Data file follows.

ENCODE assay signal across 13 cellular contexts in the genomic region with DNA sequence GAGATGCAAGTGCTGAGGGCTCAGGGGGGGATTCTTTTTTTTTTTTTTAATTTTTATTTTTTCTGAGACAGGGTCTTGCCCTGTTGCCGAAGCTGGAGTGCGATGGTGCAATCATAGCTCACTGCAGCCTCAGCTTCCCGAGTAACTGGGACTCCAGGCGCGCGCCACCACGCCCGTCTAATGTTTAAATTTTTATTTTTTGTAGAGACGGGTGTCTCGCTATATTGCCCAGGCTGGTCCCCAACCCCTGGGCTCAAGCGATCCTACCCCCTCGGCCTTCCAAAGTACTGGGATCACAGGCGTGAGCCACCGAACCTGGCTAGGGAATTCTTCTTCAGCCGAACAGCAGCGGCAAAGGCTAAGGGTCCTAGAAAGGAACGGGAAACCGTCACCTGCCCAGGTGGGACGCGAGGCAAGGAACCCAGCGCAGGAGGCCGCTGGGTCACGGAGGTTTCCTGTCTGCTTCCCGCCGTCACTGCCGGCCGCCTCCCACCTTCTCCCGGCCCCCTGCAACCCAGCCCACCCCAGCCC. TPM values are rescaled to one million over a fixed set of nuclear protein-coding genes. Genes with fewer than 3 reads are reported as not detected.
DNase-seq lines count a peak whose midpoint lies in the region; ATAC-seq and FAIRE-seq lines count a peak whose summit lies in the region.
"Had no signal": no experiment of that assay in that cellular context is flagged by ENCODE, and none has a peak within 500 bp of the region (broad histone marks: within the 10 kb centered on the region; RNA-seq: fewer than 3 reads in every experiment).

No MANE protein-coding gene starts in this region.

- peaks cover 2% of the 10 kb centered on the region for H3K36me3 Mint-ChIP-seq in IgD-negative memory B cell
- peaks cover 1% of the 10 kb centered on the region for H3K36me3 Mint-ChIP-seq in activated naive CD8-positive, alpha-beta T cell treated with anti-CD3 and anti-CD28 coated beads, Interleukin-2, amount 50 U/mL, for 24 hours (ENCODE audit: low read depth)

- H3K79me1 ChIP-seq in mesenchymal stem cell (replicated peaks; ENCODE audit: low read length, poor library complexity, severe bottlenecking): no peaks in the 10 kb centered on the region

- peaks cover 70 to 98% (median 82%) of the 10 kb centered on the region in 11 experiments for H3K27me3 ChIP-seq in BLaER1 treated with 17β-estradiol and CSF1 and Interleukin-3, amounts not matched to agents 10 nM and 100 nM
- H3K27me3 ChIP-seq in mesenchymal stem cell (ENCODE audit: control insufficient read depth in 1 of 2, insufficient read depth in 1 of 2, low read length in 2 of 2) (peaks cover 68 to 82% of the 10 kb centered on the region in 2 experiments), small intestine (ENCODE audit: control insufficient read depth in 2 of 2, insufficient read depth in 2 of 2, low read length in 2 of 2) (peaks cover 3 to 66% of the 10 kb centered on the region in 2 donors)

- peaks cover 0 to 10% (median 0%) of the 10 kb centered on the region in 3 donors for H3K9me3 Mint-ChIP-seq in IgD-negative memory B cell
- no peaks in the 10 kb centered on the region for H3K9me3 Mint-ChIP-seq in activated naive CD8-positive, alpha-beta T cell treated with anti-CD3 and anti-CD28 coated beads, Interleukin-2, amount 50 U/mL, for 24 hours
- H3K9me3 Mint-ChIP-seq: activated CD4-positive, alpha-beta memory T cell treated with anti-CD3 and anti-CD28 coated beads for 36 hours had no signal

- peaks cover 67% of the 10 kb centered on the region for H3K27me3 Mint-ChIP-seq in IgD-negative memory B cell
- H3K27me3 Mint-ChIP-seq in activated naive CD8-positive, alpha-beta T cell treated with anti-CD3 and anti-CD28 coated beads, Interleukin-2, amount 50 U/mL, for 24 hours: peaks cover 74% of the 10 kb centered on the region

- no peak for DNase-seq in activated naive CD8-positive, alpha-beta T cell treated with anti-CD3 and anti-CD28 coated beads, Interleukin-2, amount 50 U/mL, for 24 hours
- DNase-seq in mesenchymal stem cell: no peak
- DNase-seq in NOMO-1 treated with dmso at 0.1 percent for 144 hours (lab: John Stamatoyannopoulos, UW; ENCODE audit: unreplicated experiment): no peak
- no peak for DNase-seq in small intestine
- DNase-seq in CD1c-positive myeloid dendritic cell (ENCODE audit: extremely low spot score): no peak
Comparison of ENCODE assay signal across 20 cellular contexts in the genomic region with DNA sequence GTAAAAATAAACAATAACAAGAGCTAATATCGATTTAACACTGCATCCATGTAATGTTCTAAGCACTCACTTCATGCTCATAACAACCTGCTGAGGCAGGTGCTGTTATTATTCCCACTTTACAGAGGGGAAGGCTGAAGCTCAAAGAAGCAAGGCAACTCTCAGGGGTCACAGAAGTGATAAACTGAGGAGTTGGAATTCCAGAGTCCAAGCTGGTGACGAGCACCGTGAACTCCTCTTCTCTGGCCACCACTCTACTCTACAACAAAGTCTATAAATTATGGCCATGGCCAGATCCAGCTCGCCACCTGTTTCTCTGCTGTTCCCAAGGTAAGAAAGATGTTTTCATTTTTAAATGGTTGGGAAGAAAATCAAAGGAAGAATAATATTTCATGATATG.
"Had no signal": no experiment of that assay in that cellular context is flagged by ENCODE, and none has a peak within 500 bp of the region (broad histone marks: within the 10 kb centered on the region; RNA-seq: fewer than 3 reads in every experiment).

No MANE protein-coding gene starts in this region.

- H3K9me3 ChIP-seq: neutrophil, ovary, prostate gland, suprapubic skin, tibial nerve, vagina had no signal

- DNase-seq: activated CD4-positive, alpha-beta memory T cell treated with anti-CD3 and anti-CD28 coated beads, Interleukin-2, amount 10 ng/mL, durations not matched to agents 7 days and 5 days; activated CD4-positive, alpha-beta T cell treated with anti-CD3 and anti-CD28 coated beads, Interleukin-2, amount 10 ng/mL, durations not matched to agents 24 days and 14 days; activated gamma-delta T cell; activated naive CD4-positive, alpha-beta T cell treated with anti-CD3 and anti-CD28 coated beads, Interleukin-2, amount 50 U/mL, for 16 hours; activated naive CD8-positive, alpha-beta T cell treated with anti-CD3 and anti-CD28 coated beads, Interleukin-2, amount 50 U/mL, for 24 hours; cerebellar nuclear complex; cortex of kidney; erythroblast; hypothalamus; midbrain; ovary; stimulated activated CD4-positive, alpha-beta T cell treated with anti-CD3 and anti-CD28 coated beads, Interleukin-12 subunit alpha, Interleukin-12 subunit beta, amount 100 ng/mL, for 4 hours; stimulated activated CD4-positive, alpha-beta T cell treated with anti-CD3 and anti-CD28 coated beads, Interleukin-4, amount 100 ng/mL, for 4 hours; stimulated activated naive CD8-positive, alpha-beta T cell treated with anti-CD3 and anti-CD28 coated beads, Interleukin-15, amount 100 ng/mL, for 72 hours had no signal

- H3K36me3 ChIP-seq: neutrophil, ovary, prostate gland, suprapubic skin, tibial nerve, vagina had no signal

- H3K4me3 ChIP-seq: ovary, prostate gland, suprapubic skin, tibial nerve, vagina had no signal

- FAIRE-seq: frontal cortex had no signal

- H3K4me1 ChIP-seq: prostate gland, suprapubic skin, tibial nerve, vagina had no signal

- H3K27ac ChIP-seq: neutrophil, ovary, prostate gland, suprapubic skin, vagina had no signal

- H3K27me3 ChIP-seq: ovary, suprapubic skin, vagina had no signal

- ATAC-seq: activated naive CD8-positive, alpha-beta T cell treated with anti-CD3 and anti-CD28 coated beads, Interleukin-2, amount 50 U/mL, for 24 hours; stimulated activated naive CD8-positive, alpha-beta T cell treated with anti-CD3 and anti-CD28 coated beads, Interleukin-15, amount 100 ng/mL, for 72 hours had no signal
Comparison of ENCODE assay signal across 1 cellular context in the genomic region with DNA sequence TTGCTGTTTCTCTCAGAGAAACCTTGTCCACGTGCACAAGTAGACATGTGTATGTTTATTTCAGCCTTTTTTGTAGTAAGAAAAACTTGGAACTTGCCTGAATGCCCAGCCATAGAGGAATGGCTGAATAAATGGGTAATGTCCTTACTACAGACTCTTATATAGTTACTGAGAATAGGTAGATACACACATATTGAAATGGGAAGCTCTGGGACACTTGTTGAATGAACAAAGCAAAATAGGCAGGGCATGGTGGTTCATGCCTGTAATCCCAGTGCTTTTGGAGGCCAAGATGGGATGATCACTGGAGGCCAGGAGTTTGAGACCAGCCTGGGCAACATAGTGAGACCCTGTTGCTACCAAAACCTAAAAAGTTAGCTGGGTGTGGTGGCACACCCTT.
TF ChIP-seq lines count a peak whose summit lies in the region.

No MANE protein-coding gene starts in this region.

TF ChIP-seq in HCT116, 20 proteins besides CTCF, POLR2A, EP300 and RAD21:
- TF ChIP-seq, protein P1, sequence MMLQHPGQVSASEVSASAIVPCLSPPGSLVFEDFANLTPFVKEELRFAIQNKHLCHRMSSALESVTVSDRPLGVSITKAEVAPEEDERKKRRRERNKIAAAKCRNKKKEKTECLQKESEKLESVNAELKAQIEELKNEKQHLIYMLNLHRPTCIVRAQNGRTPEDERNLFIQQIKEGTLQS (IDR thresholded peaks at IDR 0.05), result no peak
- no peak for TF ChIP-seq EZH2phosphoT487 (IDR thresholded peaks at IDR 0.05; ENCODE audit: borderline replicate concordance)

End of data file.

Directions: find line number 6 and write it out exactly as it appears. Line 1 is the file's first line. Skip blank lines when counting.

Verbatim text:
- peaks cover 1% of the 10 kb centered on the region for H3K36me3 Mint-ChIP-seq in activated naive CD8-positive, alpha-beta T cell treated with anti-CD3 and anti-CD28 coated beads, Interleukin-2, amount 50 U/mL, for 24 hours (ENCODE audit: low read depth)